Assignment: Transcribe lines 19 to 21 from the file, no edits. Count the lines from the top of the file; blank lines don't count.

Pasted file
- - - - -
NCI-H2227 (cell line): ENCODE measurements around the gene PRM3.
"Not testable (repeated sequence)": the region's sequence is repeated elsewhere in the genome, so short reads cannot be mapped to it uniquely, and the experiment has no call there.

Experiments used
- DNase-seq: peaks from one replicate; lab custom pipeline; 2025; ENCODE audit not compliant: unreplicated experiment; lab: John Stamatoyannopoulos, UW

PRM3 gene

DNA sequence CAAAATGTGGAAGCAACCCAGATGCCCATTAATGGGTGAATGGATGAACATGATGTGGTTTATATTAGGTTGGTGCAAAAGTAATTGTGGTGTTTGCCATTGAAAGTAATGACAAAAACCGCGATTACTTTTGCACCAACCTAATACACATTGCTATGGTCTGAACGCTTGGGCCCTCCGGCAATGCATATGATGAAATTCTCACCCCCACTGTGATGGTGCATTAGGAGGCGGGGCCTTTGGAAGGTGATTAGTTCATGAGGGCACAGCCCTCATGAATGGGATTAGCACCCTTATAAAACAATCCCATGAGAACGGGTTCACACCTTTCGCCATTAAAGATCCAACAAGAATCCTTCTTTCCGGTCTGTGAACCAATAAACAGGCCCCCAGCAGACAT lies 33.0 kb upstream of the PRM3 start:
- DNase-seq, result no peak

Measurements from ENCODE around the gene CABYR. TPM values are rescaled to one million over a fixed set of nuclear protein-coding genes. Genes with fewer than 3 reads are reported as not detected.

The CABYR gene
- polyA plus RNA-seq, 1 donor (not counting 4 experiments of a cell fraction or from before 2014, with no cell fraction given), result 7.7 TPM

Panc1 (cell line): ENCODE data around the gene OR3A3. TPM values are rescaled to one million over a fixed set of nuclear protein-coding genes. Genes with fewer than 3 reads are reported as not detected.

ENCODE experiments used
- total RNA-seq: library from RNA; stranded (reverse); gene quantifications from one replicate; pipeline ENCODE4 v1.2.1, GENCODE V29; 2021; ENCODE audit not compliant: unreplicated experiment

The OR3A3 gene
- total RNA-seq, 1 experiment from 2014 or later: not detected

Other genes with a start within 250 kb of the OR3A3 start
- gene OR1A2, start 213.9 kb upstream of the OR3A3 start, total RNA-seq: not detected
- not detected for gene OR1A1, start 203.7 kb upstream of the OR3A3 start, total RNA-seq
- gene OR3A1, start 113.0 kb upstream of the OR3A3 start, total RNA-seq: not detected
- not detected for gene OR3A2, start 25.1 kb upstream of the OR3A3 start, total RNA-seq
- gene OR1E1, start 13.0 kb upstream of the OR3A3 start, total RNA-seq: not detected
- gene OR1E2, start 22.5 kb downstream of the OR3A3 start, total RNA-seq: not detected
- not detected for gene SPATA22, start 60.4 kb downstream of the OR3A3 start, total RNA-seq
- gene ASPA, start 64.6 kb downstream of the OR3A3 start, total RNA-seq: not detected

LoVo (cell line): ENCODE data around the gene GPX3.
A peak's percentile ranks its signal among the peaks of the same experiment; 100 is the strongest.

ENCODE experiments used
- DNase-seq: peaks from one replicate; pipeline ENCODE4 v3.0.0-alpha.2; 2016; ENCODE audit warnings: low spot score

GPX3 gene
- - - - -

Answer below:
- gene OR3A1, start 113.0 kb upstream of the OR3A3 start, total RNA-seq: not detected
- not detected for gene OR3A2, start 25.1 kb upstream of the OR3A3 start, total RNA-seq
- gene OR1E1, start 13.0 kb upstream of the OR3A3 start, total RNA-seq: not detected